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Michelle Handelman: Irma Vep, the last breath

Sept. 20, 2013 – Mar. 30, 2014

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<i>Michelle Handelman: Irma Vep</i>, the last breath, installation view at the Eli and Edythe Broad Art Museum at Michigan State University, 2013. Photo: Eat Pomegranate Photography

Michelle Handelman: Irma Vep, the last breath, installation view at the Eli and Edythe Broad Art Museum at Michigan State University, 2013. Photo: Eat Pomegranate Photography

The MSU Broad presents the world premiere museum showing of Irma Vep, the last breath, a multichannel video installation by the artist Michelle Handelman. Based on the silent film character Irma Vep from the film Les Vampires (dir. Louis Feuillade 1915) and the life of the actress who portrayed her, Musidora, Handelman’s work explores the shadow side of society—examining themes of criminal anxiety and the relationship between the artist and her creation (both fictional and real).

Irma Vep and Musidora are played by Zackary Drucker and Jack Doroshow (aka Mother Flawless Sabrina), two artists whose personal relationship documents a trans-generational evolution of gender. By mirroring Drucker and Doroshow’s relationship with that of Irma Vep and Musidora’s, Handelman’s film interweaves the biographies of its characters with those of it performers, as well as Handelman’s own experience of living life undercover. In this conflation of past and present lives, Handelman creates a visually stunning and multilayered narrative.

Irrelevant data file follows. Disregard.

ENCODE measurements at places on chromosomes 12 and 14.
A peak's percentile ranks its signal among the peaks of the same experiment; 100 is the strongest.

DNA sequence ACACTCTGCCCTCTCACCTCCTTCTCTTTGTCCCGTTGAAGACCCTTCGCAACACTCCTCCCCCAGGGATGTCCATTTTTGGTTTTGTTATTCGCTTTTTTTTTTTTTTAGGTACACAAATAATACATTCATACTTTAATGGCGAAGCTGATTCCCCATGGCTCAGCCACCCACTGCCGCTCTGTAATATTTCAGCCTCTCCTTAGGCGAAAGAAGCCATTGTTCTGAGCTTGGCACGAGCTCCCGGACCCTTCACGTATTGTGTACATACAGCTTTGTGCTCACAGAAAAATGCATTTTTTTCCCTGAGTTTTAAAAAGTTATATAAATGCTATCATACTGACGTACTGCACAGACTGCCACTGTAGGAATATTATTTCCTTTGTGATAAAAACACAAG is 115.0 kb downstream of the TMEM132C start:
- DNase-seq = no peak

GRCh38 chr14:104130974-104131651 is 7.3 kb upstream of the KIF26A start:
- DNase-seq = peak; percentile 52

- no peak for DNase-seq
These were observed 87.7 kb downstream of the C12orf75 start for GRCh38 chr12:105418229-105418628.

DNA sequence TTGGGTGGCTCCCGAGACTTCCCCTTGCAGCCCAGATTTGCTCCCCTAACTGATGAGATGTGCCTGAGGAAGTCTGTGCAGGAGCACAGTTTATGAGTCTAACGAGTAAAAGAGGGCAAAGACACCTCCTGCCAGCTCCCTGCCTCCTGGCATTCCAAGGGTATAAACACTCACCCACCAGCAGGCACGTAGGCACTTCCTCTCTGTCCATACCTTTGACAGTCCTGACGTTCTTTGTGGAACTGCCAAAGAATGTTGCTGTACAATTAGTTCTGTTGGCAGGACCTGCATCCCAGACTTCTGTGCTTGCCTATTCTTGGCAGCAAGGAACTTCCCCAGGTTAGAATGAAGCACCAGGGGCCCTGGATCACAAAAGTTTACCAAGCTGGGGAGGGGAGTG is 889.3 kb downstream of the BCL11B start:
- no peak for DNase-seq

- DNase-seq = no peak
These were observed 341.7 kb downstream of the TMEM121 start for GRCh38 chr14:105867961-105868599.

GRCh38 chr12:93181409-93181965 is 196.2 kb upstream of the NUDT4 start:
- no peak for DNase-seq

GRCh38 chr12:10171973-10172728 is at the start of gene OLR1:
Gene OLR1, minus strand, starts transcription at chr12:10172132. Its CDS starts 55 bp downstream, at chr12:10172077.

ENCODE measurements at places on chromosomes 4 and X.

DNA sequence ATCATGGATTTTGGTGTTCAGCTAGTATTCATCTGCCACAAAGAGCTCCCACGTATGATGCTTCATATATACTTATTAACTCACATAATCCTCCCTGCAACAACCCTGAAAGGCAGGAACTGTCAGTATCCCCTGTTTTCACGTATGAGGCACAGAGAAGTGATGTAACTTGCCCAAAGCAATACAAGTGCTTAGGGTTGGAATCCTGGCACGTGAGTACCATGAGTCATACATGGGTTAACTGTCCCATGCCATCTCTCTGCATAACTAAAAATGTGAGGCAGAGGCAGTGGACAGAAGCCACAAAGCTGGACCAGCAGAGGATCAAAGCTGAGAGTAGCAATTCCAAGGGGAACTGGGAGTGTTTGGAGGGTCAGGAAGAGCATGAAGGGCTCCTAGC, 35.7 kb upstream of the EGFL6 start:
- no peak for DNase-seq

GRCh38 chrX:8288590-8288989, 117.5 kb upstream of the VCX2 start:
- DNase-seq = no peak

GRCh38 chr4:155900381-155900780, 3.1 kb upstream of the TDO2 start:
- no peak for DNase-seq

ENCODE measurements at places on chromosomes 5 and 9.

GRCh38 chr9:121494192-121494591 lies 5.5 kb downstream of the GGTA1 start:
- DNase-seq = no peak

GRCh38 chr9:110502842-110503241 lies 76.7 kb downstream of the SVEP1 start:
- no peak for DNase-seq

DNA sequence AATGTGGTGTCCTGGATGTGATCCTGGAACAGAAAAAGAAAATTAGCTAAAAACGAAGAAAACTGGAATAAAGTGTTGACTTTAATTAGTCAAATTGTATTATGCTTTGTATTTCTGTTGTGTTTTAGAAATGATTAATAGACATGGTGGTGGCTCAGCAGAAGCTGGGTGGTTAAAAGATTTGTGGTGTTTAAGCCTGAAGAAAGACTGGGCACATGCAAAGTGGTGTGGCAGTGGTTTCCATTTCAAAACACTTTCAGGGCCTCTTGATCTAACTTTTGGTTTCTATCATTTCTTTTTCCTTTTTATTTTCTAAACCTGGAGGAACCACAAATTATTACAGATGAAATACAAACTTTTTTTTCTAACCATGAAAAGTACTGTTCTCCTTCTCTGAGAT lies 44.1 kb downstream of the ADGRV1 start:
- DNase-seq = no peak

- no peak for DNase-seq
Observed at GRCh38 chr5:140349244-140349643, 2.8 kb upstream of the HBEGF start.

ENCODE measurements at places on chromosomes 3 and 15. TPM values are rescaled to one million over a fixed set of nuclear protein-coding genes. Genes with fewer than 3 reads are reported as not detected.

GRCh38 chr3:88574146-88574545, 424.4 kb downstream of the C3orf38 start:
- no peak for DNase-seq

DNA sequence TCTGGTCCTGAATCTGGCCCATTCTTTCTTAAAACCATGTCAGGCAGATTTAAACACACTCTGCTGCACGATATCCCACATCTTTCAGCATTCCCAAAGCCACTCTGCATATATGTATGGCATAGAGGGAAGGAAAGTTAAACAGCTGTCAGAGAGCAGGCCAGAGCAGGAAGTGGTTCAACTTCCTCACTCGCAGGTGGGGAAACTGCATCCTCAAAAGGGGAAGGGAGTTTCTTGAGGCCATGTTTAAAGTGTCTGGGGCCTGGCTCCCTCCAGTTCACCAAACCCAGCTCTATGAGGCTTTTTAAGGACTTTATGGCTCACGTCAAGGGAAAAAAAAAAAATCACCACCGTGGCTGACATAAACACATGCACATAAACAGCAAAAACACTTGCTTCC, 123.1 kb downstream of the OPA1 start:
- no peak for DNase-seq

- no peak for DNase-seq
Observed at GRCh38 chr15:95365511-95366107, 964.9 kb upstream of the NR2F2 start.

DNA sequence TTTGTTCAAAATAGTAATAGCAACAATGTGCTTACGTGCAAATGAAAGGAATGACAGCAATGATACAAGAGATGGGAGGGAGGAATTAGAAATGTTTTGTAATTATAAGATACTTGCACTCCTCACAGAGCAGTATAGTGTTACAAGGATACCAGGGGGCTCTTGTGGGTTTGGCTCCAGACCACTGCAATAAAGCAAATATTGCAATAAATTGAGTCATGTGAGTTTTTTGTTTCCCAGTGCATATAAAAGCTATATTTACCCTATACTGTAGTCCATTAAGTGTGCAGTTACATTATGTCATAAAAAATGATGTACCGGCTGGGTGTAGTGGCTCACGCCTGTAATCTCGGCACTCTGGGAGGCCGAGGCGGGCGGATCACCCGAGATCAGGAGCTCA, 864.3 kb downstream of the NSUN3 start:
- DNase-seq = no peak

In Feuillade’s film, Irma Vep is not really a vampire, but a member of an underground gang of jewel thieves. She spends much of her screen time in a black catsuit, scaling rooftops as she robs upper class Parisians. Vep is a trickster—cunning and vulnerable—a woman alone among men. Mirroring her character’s strength of conviction, Musidora was an early 20th century artistic force and feminist who took control of all aspects of her career by acting as well producing and directing films and theater. After financing dried up for her projects, Musidora lived in relative obscurity until her death in Paris, 1957. In her later years she worked the ticket booth of the Cinematheque Francaise, where few knew that she was France’s beloved vamp of the silver screen.

Handelman’s project imagines the fictional character Irma Vep in conversation with her therapist while surrounded on multiple screens by her doppelgangers. Featuring costumes by the renowned fashion collective threeASFOUR and couture corset designer Garo Sparo, Irma Vep, the last breath allows space for anxious projections of desire on the void that is Irma Vep—a space between genders, between vamps of the silent era and the contemporary queer.

Michelle Handelman: Irma Vep, the last breath is organized by the Eli and Edythe Broad Art Museum at Michigan State University and curated by Michael Rush, Founding Director. Support for this exhibition is provided by the MSU Broad’s general exhibitions fund.